including those unable or unwilling to fulfill their obligations. God’s Hebrew root word for widow, ‘alman, means, “discarded, forsaken.” Even though God warned, “You shall not afflict or oppress any widow,” (Exodus 22:22; Jeremiah 7:6; Jeremiah 22:3; Zechariah 7:10), married church leadership has failed to defend orphans or plead for justice for the widow, (Deuteronomy 10:18; Isaiah 1:17). The promise of Deuteronomy 14:29 says your work [deeds, "work of Jehovah"] will be blessed if the widow and orphan are invited to eat and be satisfied. Married church leadership has failed to carry out the message in James 1:27: “Pure and undefiled religion in the sight of our God and Father is this: to visit orphans and widows in their distress, and to keep oneself unstained by the world.” The church world bears the stains of the world — prejudice — by rejecting those who Jesus valued and embraced. And now, those you rejected, are rejecting you.

    Interestingly enough, when God gave Moses the laws and commandments, the cultural norm was for pagan kings to provide for widows and orphans. However, God gave this ministry of caring for the widows and orphans to His people. God’s economic system (third year of the tithe, don’t reap everything from the fields) provides for women and children whose male leadership either will not or cannot provide financially.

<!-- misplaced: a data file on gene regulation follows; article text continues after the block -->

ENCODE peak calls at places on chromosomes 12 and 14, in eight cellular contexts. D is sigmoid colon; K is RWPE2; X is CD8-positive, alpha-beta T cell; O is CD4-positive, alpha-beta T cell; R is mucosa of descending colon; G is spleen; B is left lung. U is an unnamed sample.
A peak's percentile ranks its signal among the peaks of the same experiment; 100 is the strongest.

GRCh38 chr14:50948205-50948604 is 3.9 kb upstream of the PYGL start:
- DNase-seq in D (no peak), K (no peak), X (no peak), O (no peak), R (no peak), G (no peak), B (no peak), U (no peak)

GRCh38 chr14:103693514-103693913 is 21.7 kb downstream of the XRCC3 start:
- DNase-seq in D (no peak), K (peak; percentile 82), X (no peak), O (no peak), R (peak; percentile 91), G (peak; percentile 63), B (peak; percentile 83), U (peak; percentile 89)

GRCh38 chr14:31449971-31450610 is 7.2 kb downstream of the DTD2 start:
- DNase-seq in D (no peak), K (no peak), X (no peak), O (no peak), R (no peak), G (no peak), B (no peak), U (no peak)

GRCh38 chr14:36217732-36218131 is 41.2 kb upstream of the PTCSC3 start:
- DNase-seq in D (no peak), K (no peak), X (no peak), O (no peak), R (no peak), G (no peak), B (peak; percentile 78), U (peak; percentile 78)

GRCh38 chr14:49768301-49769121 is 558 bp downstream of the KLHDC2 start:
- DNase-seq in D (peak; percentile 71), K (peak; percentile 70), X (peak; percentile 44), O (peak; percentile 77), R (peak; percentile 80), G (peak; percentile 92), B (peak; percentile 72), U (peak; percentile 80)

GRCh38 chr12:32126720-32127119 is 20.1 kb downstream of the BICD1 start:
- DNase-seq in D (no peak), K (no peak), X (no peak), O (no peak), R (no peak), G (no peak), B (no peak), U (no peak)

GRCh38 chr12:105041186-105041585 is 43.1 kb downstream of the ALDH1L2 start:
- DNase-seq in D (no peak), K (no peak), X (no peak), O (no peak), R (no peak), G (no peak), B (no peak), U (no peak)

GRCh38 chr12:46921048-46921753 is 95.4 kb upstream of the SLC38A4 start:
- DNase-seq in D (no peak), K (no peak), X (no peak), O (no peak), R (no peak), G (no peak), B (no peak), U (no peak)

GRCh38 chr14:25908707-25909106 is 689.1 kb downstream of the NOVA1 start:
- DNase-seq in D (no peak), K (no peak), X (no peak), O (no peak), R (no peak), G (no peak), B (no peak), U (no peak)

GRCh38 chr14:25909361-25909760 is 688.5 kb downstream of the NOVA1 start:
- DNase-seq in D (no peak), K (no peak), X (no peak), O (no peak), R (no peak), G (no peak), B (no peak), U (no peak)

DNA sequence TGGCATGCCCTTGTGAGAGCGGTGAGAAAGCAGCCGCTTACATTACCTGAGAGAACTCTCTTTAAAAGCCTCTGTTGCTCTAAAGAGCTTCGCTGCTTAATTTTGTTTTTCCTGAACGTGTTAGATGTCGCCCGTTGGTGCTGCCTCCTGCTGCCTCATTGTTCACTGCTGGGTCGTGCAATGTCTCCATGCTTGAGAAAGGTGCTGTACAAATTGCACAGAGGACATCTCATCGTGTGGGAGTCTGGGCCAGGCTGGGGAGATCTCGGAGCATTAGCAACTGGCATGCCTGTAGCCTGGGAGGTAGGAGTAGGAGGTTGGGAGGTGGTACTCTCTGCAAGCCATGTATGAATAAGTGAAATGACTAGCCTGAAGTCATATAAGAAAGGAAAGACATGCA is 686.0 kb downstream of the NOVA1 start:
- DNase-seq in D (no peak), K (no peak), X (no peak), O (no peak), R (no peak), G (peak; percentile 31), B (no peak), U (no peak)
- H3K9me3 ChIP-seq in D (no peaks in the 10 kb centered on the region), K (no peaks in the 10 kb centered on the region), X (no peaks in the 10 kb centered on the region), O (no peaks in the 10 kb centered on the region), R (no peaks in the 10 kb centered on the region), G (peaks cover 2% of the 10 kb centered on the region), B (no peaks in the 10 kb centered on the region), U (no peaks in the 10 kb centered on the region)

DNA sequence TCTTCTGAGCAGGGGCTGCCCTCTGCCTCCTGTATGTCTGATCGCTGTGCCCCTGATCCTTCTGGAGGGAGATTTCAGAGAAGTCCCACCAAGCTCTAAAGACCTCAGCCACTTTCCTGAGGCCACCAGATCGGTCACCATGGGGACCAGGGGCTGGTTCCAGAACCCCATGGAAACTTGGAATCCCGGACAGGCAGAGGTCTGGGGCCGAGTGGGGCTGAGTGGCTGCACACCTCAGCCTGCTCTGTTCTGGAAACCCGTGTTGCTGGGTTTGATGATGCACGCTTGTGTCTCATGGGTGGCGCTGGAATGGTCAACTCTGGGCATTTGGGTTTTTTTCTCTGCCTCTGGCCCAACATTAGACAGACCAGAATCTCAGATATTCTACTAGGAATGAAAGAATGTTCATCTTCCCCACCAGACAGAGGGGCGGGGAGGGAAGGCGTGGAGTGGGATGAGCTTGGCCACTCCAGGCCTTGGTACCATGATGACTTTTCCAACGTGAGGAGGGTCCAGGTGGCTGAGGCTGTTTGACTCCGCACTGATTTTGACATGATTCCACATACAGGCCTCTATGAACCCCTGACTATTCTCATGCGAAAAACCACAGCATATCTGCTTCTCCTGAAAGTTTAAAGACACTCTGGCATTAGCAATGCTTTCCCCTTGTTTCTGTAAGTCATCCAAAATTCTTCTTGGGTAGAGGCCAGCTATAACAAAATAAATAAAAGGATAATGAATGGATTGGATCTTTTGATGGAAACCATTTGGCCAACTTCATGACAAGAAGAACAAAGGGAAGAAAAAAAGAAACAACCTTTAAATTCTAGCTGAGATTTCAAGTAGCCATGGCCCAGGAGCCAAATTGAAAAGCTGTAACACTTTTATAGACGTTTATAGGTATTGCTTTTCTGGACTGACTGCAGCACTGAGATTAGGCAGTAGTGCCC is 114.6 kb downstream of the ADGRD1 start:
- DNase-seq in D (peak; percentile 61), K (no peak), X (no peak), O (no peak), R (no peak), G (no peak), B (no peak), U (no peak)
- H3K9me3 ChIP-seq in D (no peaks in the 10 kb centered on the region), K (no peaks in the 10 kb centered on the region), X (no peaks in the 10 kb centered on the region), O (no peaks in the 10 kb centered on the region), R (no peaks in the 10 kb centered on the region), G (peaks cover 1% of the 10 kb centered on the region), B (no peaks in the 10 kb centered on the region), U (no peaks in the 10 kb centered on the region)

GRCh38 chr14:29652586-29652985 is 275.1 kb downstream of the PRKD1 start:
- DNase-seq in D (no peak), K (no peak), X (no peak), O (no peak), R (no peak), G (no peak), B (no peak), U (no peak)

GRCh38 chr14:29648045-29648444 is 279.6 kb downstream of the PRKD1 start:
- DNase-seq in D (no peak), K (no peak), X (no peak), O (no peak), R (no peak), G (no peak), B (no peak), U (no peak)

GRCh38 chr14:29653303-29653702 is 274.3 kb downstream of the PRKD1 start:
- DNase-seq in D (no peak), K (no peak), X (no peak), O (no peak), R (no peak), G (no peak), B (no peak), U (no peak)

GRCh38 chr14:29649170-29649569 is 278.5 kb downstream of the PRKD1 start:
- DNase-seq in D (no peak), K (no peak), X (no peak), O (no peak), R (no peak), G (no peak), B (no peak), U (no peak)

Deuteronomy 14:28-29: 28 “And at the end of every third year you shall bring out a tithe of your produce of that year and store it within your gates. And the Levite, because he has no portion nor inheritance with you, and the stranger and the fatherless and the widow who are within your gates, may come and eat and be satisfied, that the LORD your God will bless you in all the work of your hand which you do.”

    Deuteronomy 26:10-13: 10 Now behold, I have brought the first of the produce of the ground which You, O Lord have given me.’ And you shall set it down before the Lord your God, and worship before the Lord your God; 11 and you and the Levite and the alien who is among you shall rejoice in all the good which the Lord your God has given you and your household.12 “When you have finished paying all the tithe of your increase in the third year, the year of tithing, then you shall give it to the Levite, to the stranger, to the orphan and to the widow, that they may eat in your towns and be satisfied. 13 You shall say before the Lord your God, ‘I have removed the sacred portion from my house, and also have given it to the Levite and the alien, the orphan and the widow, according to all Your commandments which You have commanded me; I have not transgressed or forgotten any of Your commandments.